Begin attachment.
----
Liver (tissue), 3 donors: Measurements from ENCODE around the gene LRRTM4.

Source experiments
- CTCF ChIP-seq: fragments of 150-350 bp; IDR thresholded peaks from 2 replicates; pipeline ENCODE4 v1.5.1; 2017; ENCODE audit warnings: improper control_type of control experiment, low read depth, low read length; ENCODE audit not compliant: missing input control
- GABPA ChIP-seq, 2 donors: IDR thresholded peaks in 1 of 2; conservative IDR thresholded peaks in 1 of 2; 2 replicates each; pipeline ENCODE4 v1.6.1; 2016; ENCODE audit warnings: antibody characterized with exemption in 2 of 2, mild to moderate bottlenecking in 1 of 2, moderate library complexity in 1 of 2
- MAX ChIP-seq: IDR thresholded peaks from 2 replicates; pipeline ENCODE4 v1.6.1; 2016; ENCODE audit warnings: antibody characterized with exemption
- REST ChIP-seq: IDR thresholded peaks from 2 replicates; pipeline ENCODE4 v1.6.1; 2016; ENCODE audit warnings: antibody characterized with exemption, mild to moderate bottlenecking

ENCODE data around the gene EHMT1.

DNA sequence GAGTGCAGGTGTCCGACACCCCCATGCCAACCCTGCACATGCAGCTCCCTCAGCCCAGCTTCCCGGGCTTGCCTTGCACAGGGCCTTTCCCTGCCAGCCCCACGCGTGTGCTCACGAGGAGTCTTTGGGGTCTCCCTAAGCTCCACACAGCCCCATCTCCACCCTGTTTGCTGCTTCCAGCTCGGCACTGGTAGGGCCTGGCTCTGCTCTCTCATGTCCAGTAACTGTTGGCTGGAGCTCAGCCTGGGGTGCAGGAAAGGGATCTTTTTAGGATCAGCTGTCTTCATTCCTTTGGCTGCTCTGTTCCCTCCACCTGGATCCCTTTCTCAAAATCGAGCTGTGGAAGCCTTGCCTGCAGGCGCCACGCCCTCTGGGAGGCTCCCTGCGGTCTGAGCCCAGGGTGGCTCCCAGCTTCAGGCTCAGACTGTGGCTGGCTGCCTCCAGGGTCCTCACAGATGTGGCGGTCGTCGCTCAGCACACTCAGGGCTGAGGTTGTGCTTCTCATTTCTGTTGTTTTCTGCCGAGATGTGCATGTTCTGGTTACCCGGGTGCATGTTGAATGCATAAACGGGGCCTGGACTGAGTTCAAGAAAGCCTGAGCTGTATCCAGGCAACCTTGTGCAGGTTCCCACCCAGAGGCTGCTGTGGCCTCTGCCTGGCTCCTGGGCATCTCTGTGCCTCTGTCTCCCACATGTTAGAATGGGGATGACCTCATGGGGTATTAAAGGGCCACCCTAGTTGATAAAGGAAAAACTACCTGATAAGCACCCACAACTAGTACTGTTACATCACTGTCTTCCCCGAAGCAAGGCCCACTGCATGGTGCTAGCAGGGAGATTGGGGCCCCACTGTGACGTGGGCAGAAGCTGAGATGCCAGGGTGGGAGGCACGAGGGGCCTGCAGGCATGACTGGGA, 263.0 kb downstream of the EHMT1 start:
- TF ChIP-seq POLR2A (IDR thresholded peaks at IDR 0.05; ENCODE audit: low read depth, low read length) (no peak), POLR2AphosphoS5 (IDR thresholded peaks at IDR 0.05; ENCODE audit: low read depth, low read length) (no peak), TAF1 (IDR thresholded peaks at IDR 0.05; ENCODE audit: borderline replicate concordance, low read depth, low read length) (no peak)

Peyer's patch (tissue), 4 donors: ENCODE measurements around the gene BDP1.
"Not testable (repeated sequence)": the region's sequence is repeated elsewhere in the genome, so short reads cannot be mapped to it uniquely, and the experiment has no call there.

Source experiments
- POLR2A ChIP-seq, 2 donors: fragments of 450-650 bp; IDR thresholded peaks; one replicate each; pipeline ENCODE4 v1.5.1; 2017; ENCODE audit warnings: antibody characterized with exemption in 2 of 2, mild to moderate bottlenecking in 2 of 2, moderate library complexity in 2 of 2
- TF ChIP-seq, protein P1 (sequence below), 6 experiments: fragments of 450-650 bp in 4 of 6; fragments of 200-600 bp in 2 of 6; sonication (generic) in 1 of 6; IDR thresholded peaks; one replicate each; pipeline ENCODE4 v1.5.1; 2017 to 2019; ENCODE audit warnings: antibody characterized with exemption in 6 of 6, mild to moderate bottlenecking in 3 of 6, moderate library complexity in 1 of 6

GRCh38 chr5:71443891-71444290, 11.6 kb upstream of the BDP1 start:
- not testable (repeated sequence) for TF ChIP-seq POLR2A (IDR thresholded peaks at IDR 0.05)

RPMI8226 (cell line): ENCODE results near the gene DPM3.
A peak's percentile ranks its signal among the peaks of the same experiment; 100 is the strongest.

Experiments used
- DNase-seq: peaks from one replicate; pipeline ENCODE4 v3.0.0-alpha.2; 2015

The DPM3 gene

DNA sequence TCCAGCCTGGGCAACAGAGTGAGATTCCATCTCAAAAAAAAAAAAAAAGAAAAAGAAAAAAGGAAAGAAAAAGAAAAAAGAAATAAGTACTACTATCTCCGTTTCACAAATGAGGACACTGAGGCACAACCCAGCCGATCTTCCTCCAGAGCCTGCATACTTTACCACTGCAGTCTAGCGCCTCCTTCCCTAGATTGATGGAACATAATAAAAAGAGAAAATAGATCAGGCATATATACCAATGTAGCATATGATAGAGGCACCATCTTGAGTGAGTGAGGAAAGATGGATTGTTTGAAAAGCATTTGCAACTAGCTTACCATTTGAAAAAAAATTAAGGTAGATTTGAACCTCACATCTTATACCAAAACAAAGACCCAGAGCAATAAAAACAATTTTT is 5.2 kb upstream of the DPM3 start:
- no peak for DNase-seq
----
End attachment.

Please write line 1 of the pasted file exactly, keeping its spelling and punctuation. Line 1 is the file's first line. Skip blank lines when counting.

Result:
Liver (tissue), 3 donors: Measurements from ENCODE around the gene LRRTM4.